According to IBIS World, as of 2022, there were over 1.1 million people working in the dental field across the United States. If you work as a dental professional, you know that a career in dentistry holds promise and potential, with dental professionals playing an important role in people’s overall health.
However, like any profession, dentistry also poses risks of injuries at work, and it is important to know what to watch for to keep yourself safe at work.
A considerable part of your job as a dental professional involves long hours in a stationary position. This can cause strain to the neck, back and shoulders, leading to musculoskeletal disorders. Ergonomics plays a significant role in preventing these injuries. Use chairs that provide good support and keep instruments within easy reach to reduce strain.
The dental profession involves close-up work, which can result in eye injuries. This includes exposure to harmful chemicals, infectious materials and flying debris. Wearing protective eyewear is essential to prevent such injuries.
Percutaneous injuries, or injuries caused by needles and other sharp objects, are common in dental practices. These can expose you to bloodborne pathogens, leading to diseases such as hepatitis B, hepatitis C and HIV. It is essential to handle sharp objects with care and dispose of them safely after use.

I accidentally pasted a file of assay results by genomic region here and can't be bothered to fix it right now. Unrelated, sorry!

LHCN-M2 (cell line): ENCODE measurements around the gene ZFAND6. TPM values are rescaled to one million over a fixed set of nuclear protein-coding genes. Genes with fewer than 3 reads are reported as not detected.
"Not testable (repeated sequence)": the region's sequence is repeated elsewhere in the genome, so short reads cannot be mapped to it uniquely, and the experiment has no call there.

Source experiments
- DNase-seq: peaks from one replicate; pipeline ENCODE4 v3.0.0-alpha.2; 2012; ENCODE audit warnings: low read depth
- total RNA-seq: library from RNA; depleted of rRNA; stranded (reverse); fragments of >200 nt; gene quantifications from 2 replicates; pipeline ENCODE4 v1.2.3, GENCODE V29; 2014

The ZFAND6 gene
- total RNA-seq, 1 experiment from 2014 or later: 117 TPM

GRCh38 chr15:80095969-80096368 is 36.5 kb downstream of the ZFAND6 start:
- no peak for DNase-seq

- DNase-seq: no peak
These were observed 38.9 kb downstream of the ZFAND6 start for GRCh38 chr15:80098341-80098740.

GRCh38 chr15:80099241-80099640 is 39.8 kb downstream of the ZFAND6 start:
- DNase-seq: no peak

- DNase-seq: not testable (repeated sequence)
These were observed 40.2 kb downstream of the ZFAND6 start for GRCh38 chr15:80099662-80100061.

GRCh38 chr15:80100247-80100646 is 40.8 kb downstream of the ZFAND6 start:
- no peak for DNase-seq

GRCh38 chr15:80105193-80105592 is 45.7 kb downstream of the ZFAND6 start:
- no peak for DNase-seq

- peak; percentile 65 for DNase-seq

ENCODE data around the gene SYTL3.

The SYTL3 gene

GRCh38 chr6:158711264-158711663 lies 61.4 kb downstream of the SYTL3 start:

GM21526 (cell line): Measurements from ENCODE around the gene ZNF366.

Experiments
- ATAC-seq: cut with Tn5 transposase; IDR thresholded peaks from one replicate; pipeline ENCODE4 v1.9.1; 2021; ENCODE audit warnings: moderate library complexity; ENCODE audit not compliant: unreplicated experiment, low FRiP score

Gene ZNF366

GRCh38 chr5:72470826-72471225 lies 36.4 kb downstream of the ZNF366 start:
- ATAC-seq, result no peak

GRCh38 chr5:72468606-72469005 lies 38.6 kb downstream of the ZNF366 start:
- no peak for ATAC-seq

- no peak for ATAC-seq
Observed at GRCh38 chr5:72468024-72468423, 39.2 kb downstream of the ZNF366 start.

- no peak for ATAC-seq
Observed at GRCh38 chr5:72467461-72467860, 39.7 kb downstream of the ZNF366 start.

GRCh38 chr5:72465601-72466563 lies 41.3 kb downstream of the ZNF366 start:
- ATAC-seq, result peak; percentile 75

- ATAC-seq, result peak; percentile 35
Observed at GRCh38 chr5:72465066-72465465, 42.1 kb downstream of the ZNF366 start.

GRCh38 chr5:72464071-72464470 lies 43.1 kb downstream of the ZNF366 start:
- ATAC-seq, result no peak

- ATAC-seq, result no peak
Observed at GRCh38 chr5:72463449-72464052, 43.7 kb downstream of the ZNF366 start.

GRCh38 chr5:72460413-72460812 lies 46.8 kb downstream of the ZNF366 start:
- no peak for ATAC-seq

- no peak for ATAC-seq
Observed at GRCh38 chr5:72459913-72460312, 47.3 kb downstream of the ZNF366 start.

As a dental professional, you are at risk of exposure to infectious diseases, such as tuberculosis, influenza and COVID-19. It is vital to maintain good hygiene practices, use personal protective equipment and get vaccinated to protect against these infections.
Dental professionals can experience high levels of stress, leading to psychological injuries such as burnout, depression and anxiety. Ensuring a healthy work-life balance, taking regular breaks and seeking professional help when needed can help manage stress levels.
The constant exposure to the high-pitched noise of dental drills can lead to hearing damage. Using noise-canceling headphones or earplugs can protect your hearing.
With adequate safety measures, the right equipment and mindfulness, you can significantly reduce your risks for on-the-job injuries. Remember, your health and safety are as important as the excellent care you provide to your patients.